When is the best time to sell your home (statistically)?


New analysis of realestate.com.au data reveals that the end of the year is the best time to sell your property – but the benefits vary significantly by region.

 

Spring, autumn, summer or winter? It’s one of the biggest questions that plagues would-be sellers – when is the best time to sell my home?

 

Analysis isolating the effect of sale month from other features that affect price reveals that properties sold in November receive the highest average prices. Across Australia, sales in November have been almost 6% higher than those in January, the statistically cheapest month.

 

This suggests the end of the year is the best time to sell your home: October, November and December.

 

 

But where your property is matters. Time of sale matters the most in Sydney, Melbourne and in Hobart. In these cities, choosing the right time to sell can bring  higher sales prices of 10 per cent or more.

 

 

 

There are a few reasons why these property markets display such strong seasonal effects. As well as prices generally going up through the year, in Sydney and Melbourne, spring brings auction season, often cited as when the weather is nicest and properties look their best. This may inspire buyers to pay more later in the year.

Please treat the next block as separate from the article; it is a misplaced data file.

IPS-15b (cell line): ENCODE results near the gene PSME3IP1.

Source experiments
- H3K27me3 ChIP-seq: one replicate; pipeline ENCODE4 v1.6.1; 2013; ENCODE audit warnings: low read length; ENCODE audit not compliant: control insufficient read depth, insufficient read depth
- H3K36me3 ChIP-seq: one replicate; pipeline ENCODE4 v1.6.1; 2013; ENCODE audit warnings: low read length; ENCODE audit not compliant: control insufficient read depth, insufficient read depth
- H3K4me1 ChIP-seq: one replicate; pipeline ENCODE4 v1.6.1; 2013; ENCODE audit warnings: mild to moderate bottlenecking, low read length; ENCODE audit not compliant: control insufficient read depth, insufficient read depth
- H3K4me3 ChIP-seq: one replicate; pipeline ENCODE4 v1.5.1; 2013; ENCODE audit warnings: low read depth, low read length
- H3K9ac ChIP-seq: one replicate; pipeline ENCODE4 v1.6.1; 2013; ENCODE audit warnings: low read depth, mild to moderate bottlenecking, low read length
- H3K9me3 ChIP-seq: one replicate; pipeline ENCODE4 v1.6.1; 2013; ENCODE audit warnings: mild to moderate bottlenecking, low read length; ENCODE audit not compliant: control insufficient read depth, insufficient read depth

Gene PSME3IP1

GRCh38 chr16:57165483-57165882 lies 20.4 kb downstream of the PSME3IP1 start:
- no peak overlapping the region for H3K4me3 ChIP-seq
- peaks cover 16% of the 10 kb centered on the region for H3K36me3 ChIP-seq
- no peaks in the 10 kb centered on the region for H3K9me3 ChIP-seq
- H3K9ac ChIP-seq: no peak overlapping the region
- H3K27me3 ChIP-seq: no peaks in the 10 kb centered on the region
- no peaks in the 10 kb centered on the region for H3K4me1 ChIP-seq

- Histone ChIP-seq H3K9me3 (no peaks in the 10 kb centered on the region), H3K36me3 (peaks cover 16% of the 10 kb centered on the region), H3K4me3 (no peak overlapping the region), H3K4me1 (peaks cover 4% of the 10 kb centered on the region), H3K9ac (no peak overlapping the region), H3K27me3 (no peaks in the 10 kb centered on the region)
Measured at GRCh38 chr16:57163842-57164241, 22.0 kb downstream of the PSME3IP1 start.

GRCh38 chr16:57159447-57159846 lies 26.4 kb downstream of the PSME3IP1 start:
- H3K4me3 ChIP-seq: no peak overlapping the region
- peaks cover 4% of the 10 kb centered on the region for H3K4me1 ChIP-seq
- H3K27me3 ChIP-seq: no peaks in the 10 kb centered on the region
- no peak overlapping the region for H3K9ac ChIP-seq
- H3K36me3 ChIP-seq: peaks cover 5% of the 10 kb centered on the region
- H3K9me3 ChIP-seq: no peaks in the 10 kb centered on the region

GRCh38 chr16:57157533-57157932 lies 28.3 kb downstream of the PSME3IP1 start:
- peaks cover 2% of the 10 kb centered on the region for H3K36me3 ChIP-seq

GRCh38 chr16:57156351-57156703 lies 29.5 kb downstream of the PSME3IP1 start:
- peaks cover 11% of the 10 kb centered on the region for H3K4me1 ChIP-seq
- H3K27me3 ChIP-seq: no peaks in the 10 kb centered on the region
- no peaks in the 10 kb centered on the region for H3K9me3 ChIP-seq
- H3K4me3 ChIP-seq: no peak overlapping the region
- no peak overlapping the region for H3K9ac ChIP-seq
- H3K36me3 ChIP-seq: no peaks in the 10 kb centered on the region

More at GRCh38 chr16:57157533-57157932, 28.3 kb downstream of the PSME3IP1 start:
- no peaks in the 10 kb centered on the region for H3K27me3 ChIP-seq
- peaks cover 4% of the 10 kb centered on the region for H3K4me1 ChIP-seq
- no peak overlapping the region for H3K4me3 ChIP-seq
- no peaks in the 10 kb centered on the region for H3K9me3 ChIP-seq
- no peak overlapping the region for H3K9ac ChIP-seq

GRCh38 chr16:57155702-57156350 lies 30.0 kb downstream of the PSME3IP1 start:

But it also may be self-fulfilling: if sellers withhold the nicest homes (after accounting for property type and size) for spring, these times will appear favourable. Properties sold in January are also often those that failed to find a buyer in the previous spring season, making sales at other times of the year look particularly good.

 

 

Selling time matters less elsewhere across the country, although prices remain highest at the end of the year. Monthly differences are small in Brisbane and Adelaide, while in Perth the lowest sale prices are in winter, in contrast to elsewhere. In these regions, sellers can be more relaxed about when they choose to sell their home.

 

Will this hold true in 2021?


The above analysis extrapolates trends from the past six years of sales, but it’s fair to say that 2021 could be quite different. This is because lockdowns and concerns about the COVID-19 pandemic have played a much larger role than seasonality when it has come to buyers and sellers’ moving decisions.

 

So far, the beginning of 2021 has been characterised by the release of significant pent up demand and a consequent surge in prices as buyers rejoin the market. Hence, sellers able to list in these favourable conditions early in the year may be rewarded with strong selling prices, despite usual conditions favouring months later in the year.

 

This article has been sourced from realestate.com.au, and written by Paul Ryan